Androgenetic Alopecia: Our Guide
Androgenic alopecia, also known as hereditary alopecia, is the most common cause of hair loss. It’s also known as male/female pattern baldness and can affect both genders.
Typically, it develops slowly, starting from puberty. This means it can affect people during their growth years. It’s normal to lose hair over the course of one’s life as it’s a natural ageing process that occurs gradually. However, if this happens during the early adult years, it is most often a sign of hereditary alopecia.
- Is Androgenic Alopecia Common? More Common Than You Might Think
- What Causes It?
- What Are the Treatment Options in 2023?
- Hair Transplantation: The Only Long-Term Solution
- Our Tips for Managing Androgenetic Alopecia
Is Androgenic Alopecia Common? More Common Than You Might Think
Unfortunately, this form of hair loss is more widespread than initially thought. According to studies, the issue usually begins in men as early as in their 20s and increases with age. The prevalence is around 21% in men in their twenties and rises to about 85% by the age of 50. In women, the prevalence is approximately 12% between 20 and 30 years of age and about 75% after 70 years.
The complexity of androgenetic alopecia (AGA) is further compounded by the fact that it can manifest differently among ethnic groups. People of Caucasian origin are the most affected, while it’s less common in Asian and African individuals. The reasons for these differences are not fully understood, but studies have shown varying severity patterns.
The prevalence of AGA increases with age in both men and women of all ethnicities but varies by gender and ethnicity.
What are the symptoms?
This specific type of hair loss manifests distinctly on the scalp. Furthermore, the way this condition presents itself between genders is highly remarkable. Generally, the following symptoms can be observed.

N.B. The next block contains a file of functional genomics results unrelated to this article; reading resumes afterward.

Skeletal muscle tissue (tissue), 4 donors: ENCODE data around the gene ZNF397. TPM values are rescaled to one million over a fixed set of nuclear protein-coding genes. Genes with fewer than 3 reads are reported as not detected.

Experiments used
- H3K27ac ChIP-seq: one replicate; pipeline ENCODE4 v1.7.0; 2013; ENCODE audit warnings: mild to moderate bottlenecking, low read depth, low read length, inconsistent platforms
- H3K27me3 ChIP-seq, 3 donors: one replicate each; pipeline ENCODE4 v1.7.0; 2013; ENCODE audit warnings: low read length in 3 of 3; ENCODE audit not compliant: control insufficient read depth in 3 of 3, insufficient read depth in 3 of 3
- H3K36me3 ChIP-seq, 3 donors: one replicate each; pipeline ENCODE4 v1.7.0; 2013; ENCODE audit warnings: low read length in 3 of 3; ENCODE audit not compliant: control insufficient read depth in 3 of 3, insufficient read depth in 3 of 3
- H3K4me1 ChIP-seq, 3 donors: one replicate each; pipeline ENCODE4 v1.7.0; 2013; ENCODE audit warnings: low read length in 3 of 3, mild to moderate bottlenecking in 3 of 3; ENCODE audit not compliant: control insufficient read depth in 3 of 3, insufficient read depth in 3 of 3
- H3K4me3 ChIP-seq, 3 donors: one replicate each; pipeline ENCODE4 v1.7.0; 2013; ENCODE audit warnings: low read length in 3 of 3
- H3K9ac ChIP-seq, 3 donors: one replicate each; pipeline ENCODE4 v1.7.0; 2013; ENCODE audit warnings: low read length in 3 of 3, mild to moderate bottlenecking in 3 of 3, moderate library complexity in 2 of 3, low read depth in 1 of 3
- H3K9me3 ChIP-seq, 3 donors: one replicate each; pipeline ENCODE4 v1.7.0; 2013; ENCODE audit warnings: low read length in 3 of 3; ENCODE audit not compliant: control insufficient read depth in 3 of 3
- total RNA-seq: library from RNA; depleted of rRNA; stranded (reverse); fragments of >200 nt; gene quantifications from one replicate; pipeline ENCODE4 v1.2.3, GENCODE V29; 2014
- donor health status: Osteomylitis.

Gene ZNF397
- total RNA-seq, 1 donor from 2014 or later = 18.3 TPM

- Formation of a receding hairline
- Formation of a bald spot at the back of the head
- Final formation of a hair crown in the lower back of the head and temples
- Increased thinning of hair at the crown
- Partially accentuated hair loss
- Receding hairline
As described, there are notable differences. Therefore, we will now delve into the differences between androgenic alopecia in men and women in more detail.
Understanding Androgenetic Alopecia by Gender
Hair loss due to androgenic alopecia occurs when hair follicles in sensitive areas shrink and thin over time, eventually falling out and not regrowing.
In men, the hairline begins to recede and takes the shape of an “M.” The area at the back of the head also starts to thin and expand over time. One of the final stages results in a U-shaped hairline on the sides of the head.
In women, hair generally thins at the middle part, revealing the scalp. In many cases, the problem starts at a young age and worsens rapidly during menopause. There is also often a receding hairline above the temples, causing significant distress to affected women. If left untreated, the condition can lead to complete hair loss in both genders.
What Causes It?
Androgenetic alopecia is primarily caused by the hormone dihydrotestosterone (DHT). DHT is produced from a male hormone, testosterone. In men, the enzyme 5-alpha-reductase is particularly active in the hair follicles of the temples and the back of the head. This enzyme converts testosterone into DHT.
DHT affects hair follicles, making them smaller and weaker. As a result, hair falls out and does not regrow. In addition to genetic predisposition, there are other factors that can promote androgenic alopecia, including:
- Alcohol consumption
Genetic predisposition plays a significant role in this type of hair loss, and specific hormone variations, combined with other factors, create ideal conditions for the development of androgenetic alopecia.
The AGA gene is more likely to be expressed in men and women suffering from alopecia who inherit the gene from their father or mother. The gene can remain dormant for years before being expressed. To date, there is no screening to predict when this will occur.
What are the Treatment Options in 2023?
If you have hereditary conditions or are already experiencing androgenetic alopecia, it is important to start treatment as early as possible. It is a chronic and persistent condition, so the earlier you start, the more treatment options you have.
We have listed the different types of existing treatments so you can make the best choice for you. It is also important to follow the advice of a professional to be safely prepared.
Minoxidil is the most popular topical treatment on the market for baldness. This active substance is highly regarded as a “gateway” treatment for androgenic alopecia. By stimulating hair follicle growth, it increases blood flow to the scalp and prevents further hair loss.
However, it must be used regularly for lasting results. It is more of a less effective and temporary solution for permanent results. The following side effects may occur:
- Changes in hair texture
- Scalp irritation or redness